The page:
[Pitch] Task Pools

Only if you opt into this by using the more verbose ThrowingTaskPool variant. If you use TaskPool, the compiler will require you to explicitly handle all errors.

But then you have to handle common errors redundantly within each task, further calling into question the wisdom of having separate TaskPool and ThrowingTaskPool types.

To be precise, my proposal was that we provide a primitive where the tasks all have to return Void and cannot throw, but where tasks have some ability to add new tasks and/or cancel the whole group. That should be a very high-performance primitive where we can instantly destroy tasks when they finish; all of the overhead above the minimum will be around maintaining the current set of tasks as tasks are created and destroyed, which is unavoidable.

We can then implement whatever result merging we want on top of that primitive by creating some temporary lock that tasks grab and merge into before they exit. It doesn't have to be limited to reducing errors. "Remember the first error" can be done with an atomic lazy reference, not a lock, but still doesn't need specific runtime support. Exactly what set of operations we provide in the library on top of the primitive is something I don't have strong opinions about.

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I don't think you really want TaskPool to be Sendable either, though, since it should be accessible to child tasks but still shouldn't really be able to escape the hierarchy. It would be interesting to think about how we could make it so that child tasks can submit new work without letting the handle generally escape—@ktoso mentioned that addTask could re-pass a handle for adding tasks into the child task closure, which is a bit boilerplatey but could work.


I think I'd have to see an example that required that central handling, where the same handling could not be expressed in a per-task catch block in more or less identical amounts of code.

That ought not to be true: if you don't use a ThrowingTaskPool, then closures passed to addTask should not be throws and the compiler will force you to handle your errors.

It's not redundant handling if you only write the code once, which it is always possible to do:

func suppressingNonFatalErrors(_ block: () async throws -> Void) async rethrows {
    do {
        try block()
    } catch PermissionsError {
        // suppress

This is a fairly standard Swift pattern.

I don't inherently object to adding a result reducer, but it adds meaningful complexity to and divergence from TaskGroup. And the default behaviour will be to have no error closure, which falls back to the current behaviour regardless. So I'm unconvinced by the extra cognitive burden of this idea.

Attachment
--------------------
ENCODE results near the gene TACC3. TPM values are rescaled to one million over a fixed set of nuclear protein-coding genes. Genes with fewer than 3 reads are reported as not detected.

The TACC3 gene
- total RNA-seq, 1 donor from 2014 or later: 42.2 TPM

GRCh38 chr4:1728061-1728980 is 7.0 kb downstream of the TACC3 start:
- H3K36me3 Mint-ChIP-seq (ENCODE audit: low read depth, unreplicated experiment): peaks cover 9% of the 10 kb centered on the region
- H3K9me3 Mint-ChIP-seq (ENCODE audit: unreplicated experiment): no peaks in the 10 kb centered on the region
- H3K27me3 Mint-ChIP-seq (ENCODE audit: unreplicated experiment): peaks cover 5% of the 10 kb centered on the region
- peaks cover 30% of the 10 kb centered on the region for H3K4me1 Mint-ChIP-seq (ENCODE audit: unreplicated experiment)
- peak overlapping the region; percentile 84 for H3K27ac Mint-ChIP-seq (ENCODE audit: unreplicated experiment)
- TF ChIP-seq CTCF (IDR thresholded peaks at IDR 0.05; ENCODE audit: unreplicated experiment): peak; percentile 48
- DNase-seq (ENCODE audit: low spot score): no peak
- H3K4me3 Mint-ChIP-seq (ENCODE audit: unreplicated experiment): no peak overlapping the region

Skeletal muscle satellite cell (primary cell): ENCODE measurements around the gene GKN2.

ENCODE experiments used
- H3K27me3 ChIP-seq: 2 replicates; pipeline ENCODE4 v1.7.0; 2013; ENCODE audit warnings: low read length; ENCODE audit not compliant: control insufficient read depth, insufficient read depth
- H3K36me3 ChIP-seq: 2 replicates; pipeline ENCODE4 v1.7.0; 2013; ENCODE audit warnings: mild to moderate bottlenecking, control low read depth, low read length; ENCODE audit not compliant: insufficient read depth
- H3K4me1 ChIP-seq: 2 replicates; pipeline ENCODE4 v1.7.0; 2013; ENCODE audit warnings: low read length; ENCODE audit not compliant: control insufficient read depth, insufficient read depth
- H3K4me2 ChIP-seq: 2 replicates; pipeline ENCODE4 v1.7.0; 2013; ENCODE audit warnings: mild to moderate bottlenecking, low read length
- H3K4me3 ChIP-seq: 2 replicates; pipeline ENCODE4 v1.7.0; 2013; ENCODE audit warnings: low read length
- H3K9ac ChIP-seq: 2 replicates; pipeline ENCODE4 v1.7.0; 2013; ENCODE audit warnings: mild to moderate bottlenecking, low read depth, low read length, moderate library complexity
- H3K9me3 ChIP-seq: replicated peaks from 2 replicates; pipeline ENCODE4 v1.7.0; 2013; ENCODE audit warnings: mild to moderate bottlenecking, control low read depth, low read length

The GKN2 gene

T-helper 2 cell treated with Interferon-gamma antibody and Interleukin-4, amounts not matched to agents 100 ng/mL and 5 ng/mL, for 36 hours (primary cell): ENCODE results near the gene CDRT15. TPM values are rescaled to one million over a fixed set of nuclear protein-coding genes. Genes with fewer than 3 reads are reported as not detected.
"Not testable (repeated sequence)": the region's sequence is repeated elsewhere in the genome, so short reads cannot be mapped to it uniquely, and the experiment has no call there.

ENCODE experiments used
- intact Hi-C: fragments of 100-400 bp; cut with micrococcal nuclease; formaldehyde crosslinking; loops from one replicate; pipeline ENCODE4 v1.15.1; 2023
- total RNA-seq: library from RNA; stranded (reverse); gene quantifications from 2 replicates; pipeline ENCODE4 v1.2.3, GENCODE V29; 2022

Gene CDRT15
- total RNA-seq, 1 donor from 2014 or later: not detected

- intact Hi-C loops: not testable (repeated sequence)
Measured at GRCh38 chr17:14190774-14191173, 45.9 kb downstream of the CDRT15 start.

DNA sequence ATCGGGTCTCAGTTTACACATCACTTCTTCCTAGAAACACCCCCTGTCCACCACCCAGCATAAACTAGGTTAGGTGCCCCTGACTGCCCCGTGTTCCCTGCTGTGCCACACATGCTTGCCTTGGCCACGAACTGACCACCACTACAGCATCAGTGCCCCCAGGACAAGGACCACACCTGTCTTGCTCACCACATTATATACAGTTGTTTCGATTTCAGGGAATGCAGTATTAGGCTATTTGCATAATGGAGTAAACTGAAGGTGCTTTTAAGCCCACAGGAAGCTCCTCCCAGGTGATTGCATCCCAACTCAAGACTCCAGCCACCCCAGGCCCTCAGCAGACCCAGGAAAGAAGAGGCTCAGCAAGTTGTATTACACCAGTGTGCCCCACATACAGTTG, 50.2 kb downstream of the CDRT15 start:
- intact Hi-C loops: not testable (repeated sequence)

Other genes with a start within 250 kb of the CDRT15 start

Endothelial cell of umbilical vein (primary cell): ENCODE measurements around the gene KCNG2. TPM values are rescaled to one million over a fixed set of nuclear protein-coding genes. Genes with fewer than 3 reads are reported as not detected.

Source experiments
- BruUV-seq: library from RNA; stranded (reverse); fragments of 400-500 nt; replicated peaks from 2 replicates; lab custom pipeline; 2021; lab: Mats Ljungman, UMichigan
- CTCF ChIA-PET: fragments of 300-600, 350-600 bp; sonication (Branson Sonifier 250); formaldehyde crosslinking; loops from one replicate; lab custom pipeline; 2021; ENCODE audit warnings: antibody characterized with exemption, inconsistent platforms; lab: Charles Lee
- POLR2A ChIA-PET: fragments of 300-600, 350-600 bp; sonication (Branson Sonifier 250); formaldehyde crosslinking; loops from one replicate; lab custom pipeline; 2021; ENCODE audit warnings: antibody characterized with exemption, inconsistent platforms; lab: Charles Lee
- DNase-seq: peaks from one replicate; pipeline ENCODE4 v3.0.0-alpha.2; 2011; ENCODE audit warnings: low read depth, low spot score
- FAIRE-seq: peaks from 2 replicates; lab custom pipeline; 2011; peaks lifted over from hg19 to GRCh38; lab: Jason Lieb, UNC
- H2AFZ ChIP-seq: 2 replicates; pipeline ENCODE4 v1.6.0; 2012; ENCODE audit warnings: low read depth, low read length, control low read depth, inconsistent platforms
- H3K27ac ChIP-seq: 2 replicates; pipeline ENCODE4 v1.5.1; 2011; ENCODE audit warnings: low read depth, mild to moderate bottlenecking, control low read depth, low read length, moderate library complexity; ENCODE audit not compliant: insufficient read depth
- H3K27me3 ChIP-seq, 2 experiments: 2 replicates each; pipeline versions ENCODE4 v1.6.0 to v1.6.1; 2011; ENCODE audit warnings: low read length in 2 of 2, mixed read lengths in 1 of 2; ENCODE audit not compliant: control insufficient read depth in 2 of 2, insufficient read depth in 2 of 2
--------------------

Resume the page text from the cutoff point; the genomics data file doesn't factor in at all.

Oh, one further downside to the error reducer approach is that you necessarily lose context. The error reducer occurs in a separate context to the throwing task, and so doesn't know anything about the task, such as what its inputs were. All you know is "a thing went wrong", but not what thing, and at that point we're really pretty late in the game anyway.

I should note here that my objection is mostly to using error reducers as the principal error-handling API. Whether they exist in the implementation is a separate question. I'm not even opposed to adding them in the future if there's a clear need for it, but right now I'm just not convinced that anyone will actually use these error filters unless we add a multi-error as the thrown error, which has a number of downsides explained in the pitch.


When designing APIs, defaults matter. This API is intended to act as the root of an app’s concurrency domain, accepting Task submissions with no dependencies between them. Yet the path of least resistance encourages writing fragile servers that introduce a mutual-success dependency between unrelated Tasks.

Clients have to go out of their way to refactor error handling into centralized functions, remembering to call those functions from every single Task submitted to the pool. This imposes an otherwise unnecessary hygiene burden on the entire team, and introduces serious complexity to the recovery path. Recovering from arbitrary cancellation in a parallel operation is far more complex than recovering from partial completion.

At the very least, as an adopter of this API I would expect implicit cancellation to be an opt-in feature, and I would only use it if I created a TaskPool for a specific job in which the Tasks I submit had an intrinsic dependency.